Retailers feel impact of generous return policies

Technology data tracking can clamp down on fraudulent abuse

Modern data monitoring has begun to allow retailers to crack down on perceived abuses of their item return policies.

“Returning things is an important element about retail businesses, as is how you handle returns can make or break you,” said Michael LeBlanc, senior retail advisor with the Retail Council of Canada.

“It’s an ongoing evolution and the pendulum for many retailers may be swinging too far in a generous direction for consumers at the expense of their bottom line. When you see people bringing back fake Christmas trees in January for a refund that is probably going too far.

“You can reach a point where it is not sustainable as a business to have a high level of returns.”

In the U.S. and Canada, retailers are hiring tech firms that specialize in tracking the in-store shopping habits of their customers.

One such company is The Retail Equation, based out of Irvine, Cal., which records and scores customers’ return activity, a service used by more than 34,000 stores across North America.

The company cites statistics that show stores lose $10.8 to $17.6 billion a year in the U.S. and $1.2 to $1.7 billion in Canada to fraudulent activity committed by customers.

In a recent profile in the Wall Street Journal, the company cited the example of a Best Buy customer in a California store who brought three cellphone cases back to the returns desk only to be told he would be barred from “making returns and exchanges” from that store for one year.

Consumer Protection BC says there is no law in B.C. that says a store must accept a return or provide a refund.

“Retailers are allowed to set their own refund/return policies,” said Amanda Parry, communications coordinator for the consumer protection branch.

Store retailers are walking a fine line, though, in trying to tighten return policies while online retailers are conditioning customers to expect lenient return policies, LeBlanc said.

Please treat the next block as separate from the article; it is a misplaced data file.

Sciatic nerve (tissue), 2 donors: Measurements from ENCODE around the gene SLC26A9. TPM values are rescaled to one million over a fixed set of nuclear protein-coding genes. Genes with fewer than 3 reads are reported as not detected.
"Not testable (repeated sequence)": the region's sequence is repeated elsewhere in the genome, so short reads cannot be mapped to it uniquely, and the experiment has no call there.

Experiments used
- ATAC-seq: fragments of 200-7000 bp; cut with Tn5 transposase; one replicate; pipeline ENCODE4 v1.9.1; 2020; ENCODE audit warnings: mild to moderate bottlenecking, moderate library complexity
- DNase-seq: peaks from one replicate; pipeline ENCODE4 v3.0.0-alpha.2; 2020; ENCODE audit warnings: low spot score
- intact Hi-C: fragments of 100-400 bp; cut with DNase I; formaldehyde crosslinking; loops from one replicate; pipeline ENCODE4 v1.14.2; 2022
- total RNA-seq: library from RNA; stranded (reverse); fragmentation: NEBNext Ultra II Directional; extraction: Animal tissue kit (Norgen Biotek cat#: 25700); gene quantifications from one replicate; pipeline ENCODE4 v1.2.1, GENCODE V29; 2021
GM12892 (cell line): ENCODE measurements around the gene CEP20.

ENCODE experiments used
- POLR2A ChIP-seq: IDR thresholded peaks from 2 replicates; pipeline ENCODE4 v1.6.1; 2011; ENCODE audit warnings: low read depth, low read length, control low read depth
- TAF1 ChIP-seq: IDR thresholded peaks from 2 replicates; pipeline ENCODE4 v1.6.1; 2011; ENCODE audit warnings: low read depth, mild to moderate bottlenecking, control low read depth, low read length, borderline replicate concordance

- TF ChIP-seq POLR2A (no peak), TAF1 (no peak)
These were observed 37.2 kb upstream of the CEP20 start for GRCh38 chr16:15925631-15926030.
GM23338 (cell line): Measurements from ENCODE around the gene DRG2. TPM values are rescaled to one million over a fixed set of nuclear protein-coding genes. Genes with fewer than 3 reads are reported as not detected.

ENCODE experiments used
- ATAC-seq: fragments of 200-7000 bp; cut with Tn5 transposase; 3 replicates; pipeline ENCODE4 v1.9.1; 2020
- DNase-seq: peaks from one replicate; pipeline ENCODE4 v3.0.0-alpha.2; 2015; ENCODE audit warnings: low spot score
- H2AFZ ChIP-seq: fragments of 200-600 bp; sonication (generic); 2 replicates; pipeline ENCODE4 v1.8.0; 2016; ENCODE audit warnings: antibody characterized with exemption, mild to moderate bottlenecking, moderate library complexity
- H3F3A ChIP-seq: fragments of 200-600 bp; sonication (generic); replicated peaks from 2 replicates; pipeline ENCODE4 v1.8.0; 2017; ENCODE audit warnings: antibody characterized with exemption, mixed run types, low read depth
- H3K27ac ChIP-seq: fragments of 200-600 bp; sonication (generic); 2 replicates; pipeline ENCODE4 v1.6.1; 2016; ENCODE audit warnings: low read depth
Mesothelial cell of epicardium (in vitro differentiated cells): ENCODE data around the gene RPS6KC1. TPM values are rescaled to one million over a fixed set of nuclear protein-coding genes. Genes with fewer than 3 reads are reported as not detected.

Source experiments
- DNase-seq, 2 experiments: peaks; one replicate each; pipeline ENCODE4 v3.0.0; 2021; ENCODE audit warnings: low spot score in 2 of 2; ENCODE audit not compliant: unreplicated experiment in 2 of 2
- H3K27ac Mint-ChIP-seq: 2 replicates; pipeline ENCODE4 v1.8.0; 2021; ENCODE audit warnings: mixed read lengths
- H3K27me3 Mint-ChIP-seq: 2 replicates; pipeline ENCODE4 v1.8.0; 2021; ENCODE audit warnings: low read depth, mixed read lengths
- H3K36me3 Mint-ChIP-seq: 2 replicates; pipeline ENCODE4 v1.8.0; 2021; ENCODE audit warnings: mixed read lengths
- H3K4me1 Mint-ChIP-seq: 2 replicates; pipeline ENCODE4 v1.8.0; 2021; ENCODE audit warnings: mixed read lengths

He said that reflects the difference between the in-store “touch and feel” shopping experience for items as opposed to shopping on your phone or home computer.

“If you are buying clothes or shoes online, the tendency for many is to order multiple sizes because you don’t know exactly how they will fit. You keep the one that fits best and return the other items,” he said.

“What retailers are trying to do as an industry is really get a better handle on returns as that can really kill your business by virtue it drives up your cost of doing business, and ultimately everyone pays to off-set that cost. Nothing is for free. ”

LeBlanc says in many cases, once a product box is opened or used, it often either can’t be resold for hygiene or safety reasons, or is relegated to the B-channel discount store circuit. The retailer can be left holding the bag because product distributors generally won’t take unsaleable products back.

He said criminals have been aggressive in seeking out the weakest link in retailers’ return policies they can profit from, citing the example “porch pirates” who follow or monitor truck deliveries for online products, steal them after being delivered and seek to return the item for cash reimbursement.

“That is a part of doing business for online and retailers put up with that as best they can, but while there is a demand for that convenience the reality is 90 per cent of retail sales still come from people physically shopping in stores,” LeBlanc said.

“There is really an art and science for return policies for a given store. For loyal customers who spend a lot with your retail business which is now easier to keep track of, you might tend to be more loyal in return and part of that perhaps is having a little more forgiveness what they are buying and returning.”



barry.gerding@blackpress.ca

Like us on Facebook and follow us on Twitter

Get local stories you won't find anywhere else right to your inbox.
Sign up here

Just Posted

Priest Camp near Summerland was created in 1845

Agreement formed between Grand Chief Nicola (1793-1859) and Father Giovanni Nobili (1812-1856)

COLUMN: Choosing a face to show the world

It will not be easy to select the face to display on Canada’s new $5 bill

Summerland Steam lose twice in Junior B hockey action

Next action for Junior B hockey team is on Friday, Jan. 17 in Summerland

Summerland drama students to stage Matilda

Story by Roald Dahl will be presented at Centre Stage Theatre in February

Petition to install safety barriers on Hwy 97 garners over 500 supporters

Yesterday a fatal collision on Hwy 97 claimed the life of one individual

After cashing in on QB gambles, Chiefs and 49ers to clash in Super Bowl

KC beats Tennessee, San Francisco dispatches Green Bay to reach NFL title game

How to beat Blue Monday, the most depressing day of the year

Multiple factors can play a role in seasonal depression, says Fraser Health psychiatrist

B.C. VIEWS: Few clouds on Horgan’s horizon

Horgan’s biggest challenge in the remainder of his term will be to keep the economy humming along

Kelowna’s Tess Critchlow gears up for World Cup at Big White

Critchlow is a professional snowboarder competing for Team Canada in the boardercross competition

Victoria family focuses on ‘letting go, enjoying time together’ after dad gets dementia

Walter Strauss has developed an interest in music and now takes line dancing classes

B.C. forest industry grasps for hope amid seven-month strike, shutdowns, changes

Some experts say this could be worse for forestry than the 2008 financial crisis

Most Read